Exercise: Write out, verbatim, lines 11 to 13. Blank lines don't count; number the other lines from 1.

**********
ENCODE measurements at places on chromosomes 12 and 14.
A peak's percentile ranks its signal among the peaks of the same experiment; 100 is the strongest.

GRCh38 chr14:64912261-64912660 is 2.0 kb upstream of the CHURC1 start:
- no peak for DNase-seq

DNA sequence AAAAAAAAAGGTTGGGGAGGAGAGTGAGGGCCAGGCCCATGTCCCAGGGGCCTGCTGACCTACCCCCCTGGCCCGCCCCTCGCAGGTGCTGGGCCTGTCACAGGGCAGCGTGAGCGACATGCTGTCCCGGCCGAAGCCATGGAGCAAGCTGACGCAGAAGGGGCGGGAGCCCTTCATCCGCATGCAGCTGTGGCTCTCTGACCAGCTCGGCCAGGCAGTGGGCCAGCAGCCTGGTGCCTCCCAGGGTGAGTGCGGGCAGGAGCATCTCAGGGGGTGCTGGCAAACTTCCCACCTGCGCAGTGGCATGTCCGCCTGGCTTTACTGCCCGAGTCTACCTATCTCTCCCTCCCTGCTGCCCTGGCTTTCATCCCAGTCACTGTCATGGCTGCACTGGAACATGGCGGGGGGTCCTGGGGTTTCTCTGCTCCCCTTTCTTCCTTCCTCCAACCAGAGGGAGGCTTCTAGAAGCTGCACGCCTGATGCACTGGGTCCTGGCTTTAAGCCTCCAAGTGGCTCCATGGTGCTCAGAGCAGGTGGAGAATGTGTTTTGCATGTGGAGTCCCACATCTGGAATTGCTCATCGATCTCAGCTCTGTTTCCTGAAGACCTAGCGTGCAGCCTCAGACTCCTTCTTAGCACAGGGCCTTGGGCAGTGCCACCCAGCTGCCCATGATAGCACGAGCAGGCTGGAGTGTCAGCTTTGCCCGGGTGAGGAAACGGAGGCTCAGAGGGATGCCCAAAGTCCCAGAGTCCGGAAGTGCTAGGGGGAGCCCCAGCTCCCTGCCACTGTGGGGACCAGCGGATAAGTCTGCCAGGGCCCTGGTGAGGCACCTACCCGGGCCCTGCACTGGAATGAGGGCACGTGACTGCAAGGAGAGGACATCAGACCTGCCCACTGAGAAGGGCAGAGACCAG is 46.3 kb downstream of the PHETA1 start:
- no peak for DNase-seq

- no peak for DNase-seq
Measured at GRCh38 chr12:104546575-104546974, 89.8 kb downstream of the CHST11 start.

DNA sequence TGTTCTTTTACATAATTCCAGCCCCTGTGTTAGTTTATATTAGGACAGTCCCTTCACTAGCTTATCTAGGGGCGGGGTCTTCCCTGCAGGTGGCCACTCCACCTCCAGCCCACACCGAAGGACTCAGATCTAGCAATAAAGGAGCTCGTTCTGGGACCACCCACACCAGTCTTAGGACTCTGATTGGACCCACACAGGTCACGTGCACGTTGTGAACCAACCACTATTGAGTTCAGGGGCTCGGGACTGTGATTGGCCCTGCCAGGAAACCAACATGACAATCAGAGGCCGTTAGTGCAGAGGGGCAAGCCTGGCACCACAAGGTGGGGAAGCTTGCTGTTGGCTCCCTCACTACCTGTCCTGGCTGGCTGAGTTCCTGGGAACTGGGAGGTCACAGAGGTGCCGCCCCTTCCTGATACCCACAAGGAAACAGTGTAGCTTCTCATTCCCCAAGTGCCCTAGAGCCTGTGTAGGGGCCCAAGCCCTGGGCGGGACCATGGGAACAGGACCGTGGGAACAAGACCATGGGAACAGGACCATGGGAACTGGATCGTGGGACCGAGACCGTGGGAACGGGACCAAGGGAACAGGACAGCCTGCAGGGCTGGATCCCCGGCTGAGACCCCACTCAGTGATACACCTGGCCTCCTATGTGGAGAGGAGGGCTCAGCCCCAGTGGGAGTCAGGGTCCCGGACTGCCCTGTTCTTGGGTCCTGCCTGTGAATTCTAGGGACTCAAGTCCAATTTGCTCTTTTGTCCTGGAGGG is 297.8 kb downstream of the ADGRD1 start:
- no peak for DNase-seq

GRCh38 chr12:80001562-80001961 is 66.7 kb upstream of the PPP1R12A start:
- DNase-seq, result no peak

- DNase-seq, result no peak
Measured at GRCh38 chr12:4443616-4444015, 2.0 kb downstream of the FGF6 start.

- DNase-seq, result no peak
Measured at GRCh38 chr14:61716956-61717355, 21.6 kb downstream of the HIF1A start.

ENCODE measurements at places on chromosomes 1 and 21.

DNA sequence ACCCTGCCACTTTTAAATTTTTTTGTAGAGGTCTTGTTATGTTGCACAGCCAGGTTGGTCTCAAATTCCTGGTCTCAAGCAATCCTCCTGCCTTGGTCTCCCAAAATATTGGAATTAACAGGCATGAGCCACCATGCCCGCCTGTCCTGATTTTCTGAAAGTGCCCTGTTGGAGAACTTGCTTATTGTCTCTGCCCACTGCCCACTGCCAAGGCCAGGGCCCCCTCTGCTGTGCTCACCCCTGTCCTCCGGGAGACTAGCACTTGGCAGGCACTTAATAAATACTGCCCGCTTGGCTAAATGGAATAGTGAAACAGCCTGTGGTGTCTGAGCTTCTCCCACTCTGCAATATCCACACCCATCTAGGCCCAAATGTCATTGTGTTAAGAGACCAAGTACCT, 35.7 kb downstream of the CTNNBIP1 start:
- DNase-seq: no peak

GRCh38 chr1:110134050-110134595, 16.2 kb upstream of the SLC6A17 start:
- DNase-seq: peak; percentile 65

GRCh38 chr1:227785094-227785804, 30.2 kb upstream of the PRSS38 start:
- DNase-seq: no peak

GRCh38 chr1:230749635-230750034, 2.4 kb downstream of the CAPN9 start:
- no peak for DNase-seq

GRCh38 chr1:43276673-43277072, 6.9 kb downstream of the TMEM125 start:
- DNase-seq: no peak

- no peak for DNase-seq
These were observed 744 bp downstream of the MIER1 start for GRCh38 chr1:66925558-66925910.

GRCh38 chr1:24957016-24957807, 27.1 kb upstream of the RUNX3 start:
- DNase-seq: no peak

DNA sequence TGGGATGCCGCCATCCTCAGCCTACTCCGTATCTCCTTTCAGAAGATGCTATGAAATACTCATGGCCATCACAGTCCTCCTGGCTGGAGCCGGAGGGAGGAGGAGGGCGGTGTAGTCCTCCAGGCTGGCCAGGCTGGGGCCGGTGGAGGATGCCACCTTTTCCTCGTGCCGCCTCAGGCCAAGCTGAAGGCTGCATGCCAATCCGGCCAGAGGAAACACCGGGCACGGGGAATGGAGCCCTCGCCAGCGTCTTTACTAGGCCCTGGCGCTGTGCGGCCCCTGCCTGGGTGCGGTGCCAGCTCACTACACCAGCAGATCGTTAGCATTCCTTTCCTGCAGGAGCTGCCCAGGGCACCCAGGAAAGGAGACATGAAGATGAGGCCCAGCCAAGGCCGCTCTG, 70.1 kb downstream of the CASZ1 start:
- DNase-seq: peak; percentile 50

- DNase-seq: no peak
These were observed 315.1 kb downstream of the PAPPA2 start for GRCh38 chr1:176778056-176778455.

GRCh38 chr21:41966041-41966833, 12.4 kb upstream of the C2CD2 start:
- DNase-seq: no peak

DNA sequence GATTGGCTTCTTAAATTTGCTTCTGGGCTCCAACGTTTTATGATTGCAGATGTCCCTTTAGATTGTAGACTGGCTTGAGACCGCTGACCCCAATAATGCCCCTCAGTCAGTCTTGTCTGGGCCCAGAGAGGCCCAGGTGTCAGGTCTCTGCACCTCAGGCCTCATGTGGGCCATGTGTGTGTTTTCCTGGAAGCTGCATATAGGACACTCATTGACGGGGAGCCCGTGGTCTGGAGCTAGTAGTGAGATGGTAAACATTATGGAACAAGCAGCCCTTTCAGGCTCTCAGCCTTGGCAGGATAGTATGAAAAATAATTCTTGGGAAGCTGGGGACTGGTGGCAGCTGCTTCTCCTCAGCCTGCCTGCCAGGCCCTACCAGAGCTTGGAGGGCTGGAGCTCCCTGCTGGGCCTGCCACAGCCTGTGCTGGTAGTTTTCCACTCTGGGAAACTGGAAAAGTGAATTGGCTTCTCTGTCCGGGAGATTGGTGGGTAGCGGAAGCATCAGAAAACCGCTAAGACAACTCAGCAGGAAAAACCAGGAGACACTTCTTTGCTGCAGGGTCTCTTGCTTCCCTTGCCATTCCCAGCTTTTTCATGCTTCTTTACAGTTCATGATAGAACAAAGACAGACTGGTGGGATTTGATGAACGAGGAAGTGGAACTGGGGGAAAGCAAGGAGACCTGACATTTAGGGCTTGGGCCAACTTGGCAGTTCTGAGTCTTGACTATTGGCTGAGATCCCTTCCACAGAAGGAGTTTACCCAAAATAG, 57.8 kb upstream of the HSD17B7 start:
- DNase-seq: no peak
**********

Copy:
GRCh38 chr12:80001562-80001961 is 66.7 kb upstream of the PPP1R12A start:
- DNase-seq, result no peak

- DNase-seq, result no peak